In October 1892, under orders from Gottlieb Daimler, Wilhelm Maybach hired the conservatory of the former Hotel Hermann in Cannstatt and together with twelve workers and five apprentices continued his design work. First of all, Maybach developed the "Phoenix" engine, which featured two jointly block-cast, parallel standing cylinders and a camshaft for controlling the exhaust valves. In September, the ingenious engineer had already applied for patents for the flywheel cooling system and the belt-drive system which he had developed after his retirement from DMG.
Maybach's work in Hotel Hermann led to the development of the "Riemenwagen", a carriage-like automobile with a rear-mounted engine whose power was transmitted to the rear wheels by a belt system. Also new was the spray nozzle carburetor, the forefather of the modern carburetor, which was likewise developed by Maybach.
The belt-driven car was built in 1895 by Daimler-Motoren-Gesellschaft, after Daimler and Maybach had returned to DMG in November 1895. Various models of the "Phoenix" two-cylinder engine were fitted: from the 2 hp version with 750 cc displacement, and the 3, 4 and 6 hp varieties, to the 2.2-liter engine, with 7.5 - 8 hp. Altogether, around 150 units of the belt-driven car, which was officially known as the "Daimler-Motor-Kutsche" (Daimler Motor Carriage) were produced, the majority of these with 4 hp engines.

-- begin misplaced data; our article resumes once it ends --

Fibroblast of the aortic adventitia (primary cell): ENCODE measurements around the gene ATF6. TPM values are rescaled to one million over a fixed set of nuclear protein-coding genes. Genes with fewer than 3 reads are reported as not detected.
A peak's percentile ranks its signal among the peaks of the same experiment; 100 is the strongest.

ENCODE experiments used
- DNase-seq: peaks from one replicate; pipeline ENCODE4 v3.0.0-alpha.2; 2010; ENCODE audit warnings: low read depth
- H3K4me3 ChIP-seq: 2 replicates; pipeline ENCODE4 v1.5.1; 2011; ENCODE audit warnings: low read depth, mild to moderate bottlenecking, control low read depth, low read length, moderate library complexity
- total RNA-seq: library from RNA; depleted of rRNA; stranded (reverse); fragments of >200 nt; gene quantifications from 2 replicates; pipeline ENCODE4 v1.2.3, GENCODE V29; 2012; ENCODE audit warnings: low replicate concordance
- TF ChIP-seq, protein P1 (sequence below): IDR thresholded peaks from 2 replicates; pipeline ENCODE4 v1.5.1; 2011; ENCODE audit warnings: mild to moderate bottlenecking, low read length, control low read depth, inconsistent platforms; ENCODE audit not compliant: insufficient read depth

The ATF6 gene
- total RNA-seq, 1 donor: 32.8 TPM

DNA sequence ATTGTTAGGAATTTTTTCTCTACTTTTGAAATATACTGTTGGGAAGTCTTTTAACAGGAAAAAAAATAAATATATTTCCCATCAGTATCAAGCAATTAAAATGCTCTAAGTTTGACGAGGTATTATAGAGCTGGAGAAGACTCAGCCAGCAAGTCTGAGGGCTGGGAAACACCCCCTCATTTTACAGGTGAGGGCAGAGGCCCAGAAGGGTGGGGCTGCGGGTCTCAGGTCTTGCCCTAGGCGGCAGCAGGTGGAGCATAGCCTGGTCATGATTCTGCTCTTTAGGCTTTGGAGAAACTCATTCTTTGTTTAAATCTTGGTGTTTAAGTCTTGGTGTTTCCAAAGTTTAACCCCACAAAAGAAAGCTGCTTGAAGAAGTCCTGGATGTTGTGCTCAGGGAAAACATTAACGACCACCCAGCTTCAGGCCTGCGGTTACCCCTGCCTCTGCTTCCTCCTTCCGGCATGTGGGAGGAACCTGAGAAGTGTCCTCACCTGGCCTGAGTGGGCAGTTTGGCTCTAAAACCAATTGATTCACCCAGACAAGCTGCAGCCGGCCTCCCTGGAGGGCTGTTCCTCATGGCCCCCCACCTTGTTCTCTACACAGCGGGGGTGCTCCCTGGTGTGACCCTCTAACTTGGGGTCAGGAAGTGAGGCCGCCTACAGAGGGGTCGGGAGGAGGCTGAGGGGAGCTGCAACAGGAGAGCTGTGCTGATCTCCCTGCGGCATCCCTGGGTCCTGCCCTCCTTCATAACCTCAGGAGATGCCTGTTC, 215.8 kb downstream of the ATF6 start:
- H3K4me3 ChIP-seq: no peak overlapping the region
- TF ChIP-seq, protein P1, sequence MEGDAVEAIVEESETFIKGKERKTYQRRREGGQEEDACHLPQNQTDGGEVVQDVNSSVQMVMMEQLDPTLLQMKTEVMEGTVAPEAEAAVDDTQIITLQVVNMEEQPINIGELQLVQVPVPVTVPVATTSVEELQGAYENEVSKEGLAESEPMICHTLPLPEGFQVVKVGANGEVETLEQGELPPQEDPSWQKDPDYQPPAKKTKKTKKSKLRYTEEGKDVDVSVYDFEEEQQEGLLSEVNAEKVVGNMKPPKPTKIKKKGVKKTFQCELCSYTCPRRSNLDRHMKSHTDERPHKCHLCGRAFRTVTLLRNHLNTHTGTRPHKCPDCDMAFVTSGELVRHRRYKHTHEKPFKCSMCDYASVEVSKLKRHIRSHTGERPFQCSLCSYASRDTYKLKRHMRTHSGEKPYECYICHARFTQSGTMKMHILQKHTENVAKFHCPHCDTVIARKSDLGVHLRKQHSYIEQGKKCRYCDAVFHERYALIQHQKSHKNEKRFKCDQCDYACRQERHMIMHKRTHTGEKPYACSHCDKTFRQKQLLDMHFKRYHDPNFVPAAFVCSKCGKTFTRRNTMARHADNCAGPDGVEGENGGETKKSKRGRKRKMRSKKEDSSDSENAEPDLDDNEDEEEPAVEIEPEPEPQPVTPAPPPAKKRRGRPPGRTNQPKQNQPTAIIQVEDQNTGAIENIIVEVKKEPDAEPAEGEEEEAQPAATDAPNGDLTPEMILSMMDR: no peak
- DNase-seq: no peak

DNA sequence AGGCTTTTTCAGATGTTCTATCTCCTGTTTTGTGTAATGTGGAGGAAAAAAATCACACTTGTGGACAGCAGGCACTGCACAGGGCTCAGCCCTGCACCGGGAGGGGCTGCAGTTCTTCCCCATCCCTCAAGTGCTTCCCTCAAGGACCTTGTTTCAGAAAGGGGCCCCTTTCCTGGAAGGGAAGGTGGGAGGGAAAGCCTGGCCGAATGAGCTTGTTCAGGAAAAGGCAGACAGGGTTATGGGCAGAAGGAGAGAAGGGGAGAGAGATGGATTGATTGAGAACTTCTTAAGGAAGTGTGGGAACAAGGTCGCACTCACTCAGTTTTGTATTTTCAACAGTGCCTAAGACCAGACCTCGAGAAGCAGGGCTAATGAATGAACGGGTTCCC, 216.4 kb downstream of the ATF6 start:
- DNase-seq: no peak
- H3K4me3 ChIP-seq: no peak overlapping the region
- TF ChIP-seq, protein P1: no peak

Although the Riemenwagen - apart from with its engine - never decidedly influenced the development of automotive engineering, it still has a firm place in history: not only was the first motorized taxi in the world a Daimler Riemenwagen, but so too was the world's first motorized truck, which was produced in October 1896.
Emil Jellinek began his relationship with DMG likewise with a Riemenwagen: for his first Daimler automobile, he received a 6 hp belt-driven Double Phaeton in October 1897. It was also a Riemenwagen which Daimler and Maybach used during their tests on electric ignition, which Benz - at that time a competitor - had used in his vehicles right from the start. In July, an 8 hp car equipped with a Bosch low-voltage magnetic ignition was driven by Otto Salzer on a five day test drive through the Austrian Alps. Due to the experience gained by this trip, the hot-tube ignition system that was characteristic of Daimler engine construction was soon replaced.